Are you constantly too busy? Do you really find it hard to make decisions? Or are you procrastinating?
First, a confession: This article was due three weeks ago, but not once, until now, did I suspect this delay could be due to procrastination.
I thought I was actually “showing up at the page” (as Elizabeth Gilbert would put it), waking up every morning before dawn with every intention to write. Yet I would keep going back and forth between bringing up my old notes, clearing my desktop, responding to an email, trying to research more on my subject, checking my Facebook page…and then end up writing snippets that felt so artificial and disconnected that I would decide this is not what I wanted to be writing about anyway.
The exact thing may be happening to you if you are trying to fix an appointment with the painter, but the time never seems right. You get a call from a friend or start nagging your son to get ready for football training and finally when it’s too late, you decide maybe tomorrow I will remember to call him a bit earlier… and all the while it seems like you are doing something useful with your time, not procrastinating, just busy!
How can you tell if you are procrastinating? Look out for these signs:
One simple method is to stop and notice how stressed out you feel on a scale from 1 to 10 (do that right now!)
When something triggers stress in our brain, we will avoid it not only by freezing and sitting idly in front of our TVs and computers (the way we usually notice we are procrastinating), we actually start remembering and finding other things to do that have a lower stress response attached to them. The problem is, the longer we delay the task, the higher the stress level associated with it and the less likely we are able to do it. I handle stress with EFT and if you haven’t heard about it, I will be writing about the uses of this technique in the coming articles. For now just know that when stress is there, you have been procrastinating and the higher the number on the scale, the longer you have been putting this off.
2. Do you have a need to do things perfectly?
Accomplishing a task skillfully always brings back satisfaction, but skill needs experience. Experience usually comes when we allow ourselves to finish what we need to do, even if not perfectly sometimes. If you find yourself putting off organizing your cupboard until you can go buy the perfect-equally-sized hangers from a specialty store, you will know that perfectionism is at play here, and it’s keeping you stuck. Get it done now, you can always go back and replace those hangers later.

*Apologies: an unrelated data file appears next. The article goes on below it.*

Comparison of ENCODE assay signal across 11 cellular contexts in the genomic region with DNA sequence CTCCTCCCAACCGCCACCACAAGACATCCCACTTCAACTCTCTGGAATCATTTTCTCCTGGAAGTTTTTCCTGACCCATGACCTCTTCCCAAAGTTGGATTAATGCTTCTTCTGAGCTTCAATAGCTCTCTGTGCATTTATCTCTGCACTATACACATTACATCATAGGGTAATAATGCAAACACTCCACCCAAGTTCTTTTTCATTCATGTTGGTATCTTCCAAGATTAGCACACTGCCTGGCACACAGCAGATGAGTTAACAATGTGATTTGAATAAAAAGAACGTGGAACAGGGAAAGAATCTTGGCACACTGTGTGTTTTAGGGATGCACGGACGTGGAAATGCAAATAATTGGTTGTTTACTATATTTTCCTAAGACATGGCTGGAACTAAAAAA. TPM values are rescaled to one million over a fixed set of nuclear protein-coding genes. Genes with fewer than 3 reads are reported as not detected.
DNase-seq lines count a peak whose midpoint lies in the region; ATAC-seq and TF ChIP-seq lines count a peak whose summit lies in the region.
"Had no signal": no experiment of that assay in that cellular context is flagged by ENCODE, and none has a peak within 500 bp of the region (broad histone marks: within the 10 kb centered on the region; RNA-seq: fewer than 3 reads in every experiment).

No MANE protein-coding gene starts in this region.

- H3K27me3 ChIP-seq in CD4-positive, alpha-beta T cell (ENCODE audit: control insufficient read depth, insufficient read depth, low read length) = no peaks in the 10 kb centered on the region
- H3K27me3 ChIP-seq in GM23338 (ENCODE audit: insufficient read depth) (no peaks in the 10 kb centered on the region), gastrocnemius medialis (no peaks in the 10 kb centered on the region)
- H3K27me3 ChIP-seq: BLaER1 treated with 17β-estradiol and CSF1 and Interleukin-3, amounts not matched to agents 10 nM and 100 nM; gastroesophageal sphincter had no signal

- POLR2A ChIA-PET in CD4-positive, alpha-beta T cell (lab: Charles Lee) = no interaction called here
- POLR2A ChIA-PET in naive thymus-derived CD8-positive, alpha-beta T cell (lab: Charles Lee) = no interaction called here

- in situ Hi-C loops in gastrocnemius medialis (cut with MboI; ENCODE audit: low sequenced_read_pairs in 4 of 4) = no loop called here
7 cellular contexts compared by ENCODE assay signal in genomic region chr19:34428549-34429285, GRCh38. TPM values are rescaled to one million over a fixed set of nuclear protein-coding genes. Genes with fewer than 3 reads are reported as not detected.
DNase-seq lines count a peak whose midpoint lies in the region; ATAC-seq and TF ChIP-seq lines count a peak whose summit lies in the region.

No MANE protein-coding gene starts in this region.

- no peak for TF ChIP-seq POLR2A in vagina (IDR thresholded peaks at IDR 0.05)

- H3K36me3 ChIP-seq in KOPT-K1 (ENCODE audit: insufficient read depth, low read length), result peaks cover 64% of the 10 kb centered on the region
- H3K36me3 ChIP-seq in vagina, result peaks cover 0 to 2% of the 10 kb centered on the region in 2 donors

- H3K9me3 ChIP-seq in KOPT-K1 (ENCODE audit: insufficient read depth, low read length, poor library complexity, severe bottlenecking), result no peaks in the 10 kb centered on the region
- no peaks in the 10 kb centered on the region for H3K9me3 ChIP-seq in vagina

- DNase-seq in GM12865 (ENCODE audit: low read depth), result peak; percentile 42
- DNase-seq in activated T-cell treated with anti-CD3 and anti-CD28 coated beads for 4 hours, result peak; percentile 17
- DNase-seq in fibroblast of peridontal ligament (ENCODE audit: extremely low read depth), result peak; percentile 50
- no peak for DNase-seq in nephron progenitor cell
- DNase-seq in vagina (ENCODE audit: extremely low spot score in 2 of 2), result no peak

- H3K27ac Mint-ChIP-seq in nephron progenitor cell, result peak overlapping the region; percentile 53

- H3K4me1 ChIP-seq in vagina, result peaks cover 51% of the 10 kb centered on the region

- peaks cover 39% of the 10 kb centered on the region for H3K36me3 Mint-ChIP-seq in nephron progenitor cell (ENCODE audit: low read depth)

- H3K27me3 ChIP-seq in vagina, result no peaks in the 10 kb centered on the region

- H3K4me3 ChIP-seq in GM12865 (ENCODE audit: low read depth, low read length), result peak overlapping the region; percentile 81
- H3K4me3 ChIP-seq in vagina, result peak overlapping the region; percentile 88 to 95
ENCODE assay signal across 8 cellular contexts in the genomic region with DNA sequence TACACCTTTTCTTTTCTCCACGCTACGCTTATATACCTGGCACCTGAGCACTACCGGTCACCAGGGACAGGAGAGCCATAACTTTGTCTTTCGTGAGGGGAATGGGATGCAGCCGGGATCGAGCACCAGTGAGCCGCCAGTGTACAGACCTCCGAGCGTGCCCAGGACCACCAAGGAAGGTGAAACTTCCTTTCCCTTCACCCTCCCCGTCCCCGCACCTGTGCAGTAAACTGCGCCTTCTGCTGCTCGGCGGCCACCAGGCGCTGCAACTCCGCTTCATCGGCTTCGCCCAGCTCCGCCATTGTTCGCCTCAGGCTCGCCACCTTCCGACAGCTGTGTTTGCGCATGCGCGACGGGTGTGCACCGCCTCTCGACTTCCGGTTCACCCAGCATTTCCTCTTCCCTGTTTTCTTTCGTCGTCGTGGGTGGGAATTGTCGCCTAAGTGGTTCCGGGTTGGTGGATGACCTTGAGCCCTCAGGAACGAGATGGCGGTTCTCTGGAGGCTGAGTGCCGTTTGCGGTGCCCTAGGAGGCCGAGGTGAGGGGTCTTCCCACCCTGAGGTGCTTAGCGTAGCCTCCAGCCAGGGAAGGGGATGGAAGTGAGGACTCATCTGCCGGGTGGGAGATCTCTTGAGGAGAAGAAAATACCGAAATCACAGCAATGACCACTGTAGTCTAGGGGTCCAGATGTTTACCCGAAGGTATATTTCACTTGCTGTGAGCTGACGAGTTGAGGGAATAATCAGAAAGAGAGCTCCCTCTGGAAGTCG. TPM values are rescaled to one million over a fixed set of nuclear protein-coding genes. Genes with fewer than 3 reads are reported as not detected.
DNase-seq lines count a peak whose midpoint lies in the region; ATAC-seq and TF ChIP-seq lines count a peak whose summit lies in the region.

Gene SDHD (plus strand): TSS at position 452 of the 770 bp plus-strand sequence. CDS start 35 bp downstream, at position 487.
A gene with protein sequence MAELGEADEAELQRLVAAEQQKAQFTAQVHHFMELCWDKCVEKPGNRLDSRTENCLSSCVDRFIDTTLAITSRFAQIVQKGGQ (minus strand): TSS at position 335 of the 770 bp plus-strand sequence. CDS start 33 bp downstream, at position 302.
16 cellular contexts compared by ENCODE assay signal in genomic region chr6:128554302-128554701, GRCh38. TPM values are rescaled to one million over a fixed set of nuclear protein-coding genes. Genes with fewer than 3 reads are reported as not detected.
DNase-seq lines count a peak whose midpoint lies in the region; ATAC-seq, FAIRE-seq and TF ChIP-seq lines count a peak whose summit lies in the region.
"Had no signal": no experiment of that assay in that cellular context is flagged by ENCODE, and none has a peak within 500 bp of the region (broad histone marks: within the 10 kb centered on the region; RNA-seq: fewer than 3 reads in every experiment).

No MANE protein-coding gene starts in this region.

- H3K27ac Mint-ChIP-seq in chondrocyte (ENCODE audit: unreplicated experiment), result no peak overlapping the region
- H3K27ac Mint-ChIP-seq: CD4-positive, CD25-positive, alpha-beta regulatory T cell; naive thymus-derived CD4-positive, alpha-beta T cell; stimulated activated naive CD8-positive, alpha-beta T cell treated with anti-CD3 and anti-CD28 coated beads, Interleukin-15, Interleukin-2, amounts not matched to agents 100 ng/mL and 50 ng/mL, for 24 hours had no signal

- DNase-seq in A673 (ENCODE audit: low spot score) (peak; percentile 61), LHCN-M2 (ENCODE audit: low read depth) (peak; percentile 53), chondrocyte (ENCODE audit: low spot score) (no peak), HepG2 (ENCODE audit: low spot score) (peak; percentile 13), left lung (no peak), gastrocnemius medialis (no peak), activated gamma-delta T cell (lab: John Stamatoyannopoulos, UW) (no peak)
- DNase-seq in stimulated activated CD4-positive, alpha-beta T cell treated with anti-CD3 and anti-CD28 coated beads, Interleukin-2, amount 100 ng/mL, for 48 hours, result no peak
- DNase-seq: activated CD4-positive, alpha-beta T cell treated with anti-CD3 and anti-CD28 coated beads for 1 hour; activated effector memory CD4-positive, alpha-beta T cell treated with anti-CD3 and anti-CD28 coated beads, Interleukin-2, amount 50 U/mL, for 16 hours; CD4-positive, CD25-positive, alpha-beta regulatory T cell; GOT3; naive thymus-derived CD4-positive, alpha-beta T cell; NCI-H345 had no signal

3. You did it perfectly last time
Let me explain. Have you ever written a perfect post that you wished a new friend or acquaintance would only read it and not read any of your other posts? Were you told you were doing extra well at work or that you played tennis like a pro?. And bam!! No more words come to paper; you start arriving late to work and avoid tennis practice. According to Carol Dweck, professor and author of Mindset, many people unconsciously believe in a “fixed mindset” (that we are born with certain talents and thus are either intelligent, artistic, sporty, all of them or none of the above) as opposed to a “growth mindset” (which is the belief that the way we deal with situations is only the starting point towards what we can develop into). The problem with the first mindset is that the minute we receive positive feedback (we proved we had what it takes), we freeze. We stress in the constant need to prove that we are talented. If you think that might be you, I recommend checking out her website for more information on changing to a “growth mindset”.
4. Obsessive clutter clearing
Clearing the space around us can definitely help us focus. Every time I used my computer, I wanted to clear my archives, organize my emails, and search through my daily diaries, with the intention of feeling “clear” enough to write. Not only did that cost me valuable writing time in the morning, it also added to my mind clutter. Although this strategy is one I usually use to quarterly empty my closets, hard drive and brain, I was using it now to avoid doing what I was really supposed to do, and that is face my emotions and just write.
5. Getting over-involved in your children’s, partner’s, or friend’s life
This is one of the best excuses we use to avoid looking at our own problems, listening to our own feelings, or getting down to our own priority list. We still end up feeling temporarily satisfied until we wake up the next day to find our washing machine still needs to be fixed and the report on our desk still needs to be delivered. You will know you are doing this is if you find yourself accepting more tasks than you can handle from the school committee, or being the only one in your group that everyone turns to for help with their marital problems. Here you should be asking yourself if you are procrastinating not just with tasks or a to-do list but with a major life goal that you secretly wish you had time for.
Ruba Homaidi is a certified holistic counselor and life coach based in Switzerland. She helps people realize their goals without the need to constantly push themselves, through understanding and putting in place, living, mental and spiritual habits that support and energize them.